The Village Apothecary, a proudly independent pharmacy, has been a West Village fixture since opening 35 years ago. Which means it came of age just at the height of the city’s HIV crisis.
Now the pharmacy, at Bleecker and West 10th Streets, is aiming to build on that legacy as it expands to offer new health programs, remodels its store, and evolves with the times in other ways, as well.
With a staff of about a dozen, several of them have become reliable faces in the neighborhood.
“There’s a definite connection,” said pharmacist Norman Saban, who remembers the exact day he started at the Apothecary: May 14, 1985
Independent Bleecker Street pharmacy, long on AIDS frontline, part of PEP pilot program
His early recollections of his time at the Village Apothecary include the hundreds of people who came to receive AZT, at the time a new drug that many other pharmacies didn’t carry. He recalls the store’s founder, Michael Konnon, hooking the pharmacy up early with the state’s AIDS Drug Assistance Program (ADAP), which provided support for uninsured and underinsured HIV-positive people. ADAP remains the way many Village Apothecary customers pay for their anti-HIV drugs.
Saban said he remembers opening hundreds of boxes of AZT medication from ADAP every day in the ’80s.
“It was scary,” he said. “A lot of sick people.”
In the decades since, the Village Apothecary has continued to provide medicine and personalized care to customers living with HIV and AIDS, often coordinating with local doctors and hospitals. For this and its general health services to the community, Mayor Bill de Blasio on January 18 this year issued an official proclamation dubbing it “Village Apothecary Day.”
The Apothecary has recently joined a new state initiative called PEP 4 HIV Prevention, a pilot effort to connect people who have had a potential recent exposure to the virus with preventive medication to avoid infection. The treatment must start within 72 hours of exposure, and involves a seven-day regiment. The pharmacy refers those customers to a local doctor for further consultation.
John Kaliabakos, the director of the Village Apothecary’s pharmacy services, said that although people can already go to walk-in clinics for the same treatment, some might be more comfortable simply visiting their local pharmacy. Kaliabakos, who has been at the Apothecary for 25 years, said the program, with signs in the store windows, increases public awareness of PEP, or post-exposure prophylaxis, which many people still don’t know about.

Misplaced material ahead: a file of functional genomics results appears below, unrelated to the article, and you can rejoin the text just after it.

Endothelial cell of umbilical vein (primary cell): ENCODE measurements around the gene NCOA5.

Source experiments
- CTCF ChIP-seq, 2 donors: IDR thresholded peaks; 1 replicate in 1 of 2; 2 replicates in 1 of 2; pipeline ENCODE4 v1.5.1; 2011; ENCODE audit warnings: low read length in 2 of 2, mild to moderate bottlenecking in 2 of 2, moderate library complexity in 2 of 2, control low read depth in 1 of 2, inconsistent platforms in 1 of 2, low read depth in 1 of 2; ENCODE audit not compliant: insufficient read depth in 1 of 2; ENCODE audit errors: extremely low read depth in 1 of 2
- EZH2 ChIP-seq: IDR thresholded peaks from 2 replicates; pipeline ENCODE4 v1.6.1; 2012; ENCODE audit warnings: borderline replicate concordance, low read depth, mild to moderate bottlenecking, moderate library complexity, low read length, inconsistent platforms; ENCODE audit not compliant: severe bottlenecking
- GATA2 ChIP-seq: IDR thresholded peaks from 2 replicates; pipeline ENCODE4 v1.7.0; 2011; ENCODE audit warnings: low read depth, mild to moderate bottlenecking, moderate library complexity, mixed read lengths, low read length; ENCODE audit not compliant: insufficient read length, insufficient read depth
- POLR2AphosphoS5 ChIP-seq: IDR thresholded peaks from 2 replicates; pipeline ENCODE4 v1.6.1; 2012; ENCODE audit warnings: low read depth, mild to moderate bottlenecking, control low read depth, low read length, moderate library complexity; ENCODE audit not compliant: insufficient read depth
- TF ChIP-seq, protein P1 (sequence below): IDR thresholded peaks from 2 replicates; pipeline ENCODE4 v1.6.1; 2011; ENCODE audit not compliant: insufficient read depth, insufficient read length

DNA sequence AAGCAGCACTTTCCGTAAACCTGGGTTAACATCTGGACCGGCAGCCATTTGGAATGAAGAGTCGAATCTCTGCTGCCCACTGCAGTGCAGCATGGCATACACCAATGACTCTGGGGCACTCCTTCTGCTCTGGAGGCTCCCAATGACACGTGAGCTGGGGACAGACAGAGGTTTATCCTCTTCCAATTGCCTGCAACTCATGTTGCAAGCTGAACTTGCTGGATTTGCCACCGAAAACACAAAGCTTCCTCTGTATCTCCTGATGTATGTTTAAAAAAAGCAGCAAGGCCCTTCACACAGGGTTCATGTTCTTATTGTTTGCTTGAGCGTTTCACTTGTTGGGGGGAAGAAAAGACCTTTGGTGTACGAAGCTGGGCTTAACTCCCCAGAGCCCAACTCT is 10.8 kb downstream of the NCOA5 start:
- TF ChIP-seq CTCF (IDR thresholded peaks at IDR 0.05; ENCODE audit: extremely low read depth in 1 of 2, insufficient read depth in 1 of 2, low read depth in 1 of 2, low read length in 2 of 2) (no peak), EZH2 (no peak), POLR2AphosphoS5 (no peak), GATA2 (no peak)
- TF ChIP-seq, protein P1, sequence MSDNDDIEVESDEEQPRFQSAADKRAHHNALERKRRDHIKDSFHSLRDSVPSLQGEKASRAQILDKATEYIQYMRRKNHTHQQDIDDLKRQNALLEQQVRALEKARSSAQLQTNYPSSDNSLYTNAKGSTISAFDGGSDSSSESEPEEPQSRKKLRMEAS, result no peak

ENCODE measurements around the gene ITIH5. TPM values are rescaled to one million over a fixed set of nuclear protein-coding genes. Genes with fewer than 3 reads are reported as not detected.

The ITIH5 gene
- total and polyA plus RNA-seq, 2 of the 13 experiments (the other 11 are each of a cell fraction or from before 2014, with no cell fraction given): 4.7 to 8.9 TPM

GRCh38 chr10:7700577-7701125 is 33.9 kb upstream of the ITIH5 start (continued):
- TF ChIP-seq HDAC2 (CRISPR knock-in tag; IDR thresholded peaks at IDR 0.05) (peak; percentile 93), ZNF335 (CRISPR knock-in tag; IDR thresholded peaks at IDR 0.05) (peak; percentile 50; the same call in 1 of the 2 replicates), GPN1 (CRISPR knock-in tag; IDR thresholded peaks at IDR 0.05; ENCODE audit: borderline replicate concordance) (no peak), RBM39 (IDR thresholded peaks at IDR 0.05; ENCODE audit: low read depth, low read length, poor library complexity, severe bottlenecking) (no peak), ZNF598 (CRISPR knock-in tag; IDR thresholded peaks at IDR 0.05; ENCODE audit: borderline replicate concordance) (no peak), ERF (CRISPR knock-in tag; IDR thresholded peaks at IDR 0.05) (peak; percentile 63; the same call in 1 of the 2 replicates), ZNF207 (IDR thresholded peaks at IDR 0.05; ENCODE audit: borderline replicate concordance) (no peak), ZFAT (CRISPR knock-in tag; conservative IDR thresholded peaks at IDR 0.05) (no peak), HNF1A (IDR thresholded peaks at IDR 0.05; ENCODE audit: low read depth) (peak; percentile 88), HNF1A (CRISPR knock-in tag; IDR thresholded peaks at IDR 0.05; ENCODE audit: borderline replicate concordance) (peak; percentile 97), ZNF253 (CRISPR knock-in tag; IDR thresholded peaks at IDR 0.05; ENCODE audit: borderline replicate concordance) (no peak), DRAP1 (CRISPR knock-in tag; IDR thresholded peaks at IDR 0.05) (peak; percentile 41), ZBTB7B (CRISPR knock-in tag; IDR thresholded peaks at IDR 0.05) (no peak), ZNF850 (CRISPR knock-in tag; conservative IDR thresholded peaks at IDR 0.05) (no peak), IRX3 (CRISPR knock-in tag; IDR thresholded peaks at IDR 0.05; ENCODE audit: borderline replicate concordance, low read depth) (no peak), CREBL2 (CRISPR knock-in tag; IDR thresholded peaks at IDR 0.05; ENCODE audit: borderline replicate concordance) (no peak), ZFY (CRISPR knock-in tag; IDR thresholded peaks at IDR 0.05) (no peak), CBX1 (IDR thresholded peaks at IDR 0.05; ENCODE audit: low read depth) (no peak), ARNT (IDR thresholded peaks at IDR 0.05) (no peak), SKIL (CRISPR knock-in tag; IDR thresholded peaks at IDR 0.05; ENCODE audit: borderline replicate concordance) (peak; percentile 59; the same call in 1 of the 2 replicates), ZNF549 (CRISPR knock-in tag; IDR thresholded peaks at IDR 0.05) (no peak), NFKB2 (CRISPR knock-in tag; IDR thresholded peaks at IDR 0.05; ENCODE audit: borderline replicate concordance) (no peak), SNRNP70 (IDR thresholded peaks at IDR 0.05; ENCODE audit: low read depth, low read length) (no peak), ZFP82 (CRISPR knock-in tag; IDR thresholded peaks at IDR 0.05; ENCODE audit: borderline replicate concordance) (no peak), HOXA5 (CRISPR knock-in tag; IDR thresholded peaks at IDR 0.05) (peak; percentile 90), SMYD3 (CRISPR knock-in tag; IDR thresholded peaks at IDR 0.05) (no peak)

The pilot program, run through the state Department of Health’s AIDS Institute, started a couple of months ago and will run through September. If it is judged a success, it will be continued and expanded.
“It’s very early,” Kaliabakos of his experience with the pilot effort. “There have only been a very small amount of people that have come in for that. But even if you prevent one case, it’s a success.”
He hopes the pilot program will show the same prevention benefits that the availability of clean syringes has had on injection drug users. The pharmacy has participated in the state’s Expanded Syringe Program since its start in 2000.
Kaliabakos voiced pride in the Apothecary’s work in fighting HIV.
“We’ve always been on the frontlines in the sense that we were one of the first places to stock AZT,” he noted. “As soon as a new HIV drug is available, we have it that same day. We’re coordinating with doctors that are always trying to get the newest thing out there, so any doctor that prescribes that knows that if there’s 30 HIV drugs out there, we have it on the shelf, no matter what. If it’s available, we have it. So in that sense, we always try to be ahead of the game.”
The Apothecary worked with the nearby St. Vincent’s Hospital until it was shuttered eight years ago, and continues to coordinate with Bailey House, a nonprofit that has provided housing for people living with AIDS on Christopher Street for more than 30 years.
Kaliabakos noted that the pharmacy works with its customers to ensure that they have the medications they need and understand the schedule for taking them. They also have to deal with insurance companies’ complicated reimbursement policies.
“A lot of our stuff is fighting with insurance companies for people, unfortunately,” he said.
Kaliabakos said disputes come up regarding all types of medications, but noted that HIV drugs are among the most expensive medications the pharmacy handles.
“We’ll try to either get them covered with supplemental ADAP, or we’ll try to deal with the manufacturers to get them coupons, or some kind of supplemental coverage,” he explained. “We try to take the cost out of the equation, to make sure they get what they need.”
Vijay Desai has owned the Apothecary since 2012 and is intent on maintaining the shop’s values.
“We want to keep that family, community-owned presence here in the Village,” he said.
Desai discussed two recent initiatives — a new location on Eight Avenue at 24th Street, called the Chelsea Apothecary, and medication delivery anywhere in Manhattan below 110th Street.
Despite soaring West Village rents that have left vacant storefronts on Bleecker Street, Desai said the Apothecary is in good shape thanks to great community support.
“I’m feeling good about us,” he said, “but what’s going on around us is disturbing.”
Recent renovations to the Village Apothecary — including a dark wood aesthetic inside, an expanded pharmacy area, and upgrades to all its systems — are nearly complete. Keeping the business open during construction was a challenge, Desai admitted.
“It made it tough on us and also our customers,” he said. “But they’re so loyal to us that, we got to this point, we’re good. I’m very happy with how it’s looking, and I think it sets us up for the next 30 years of the Village.”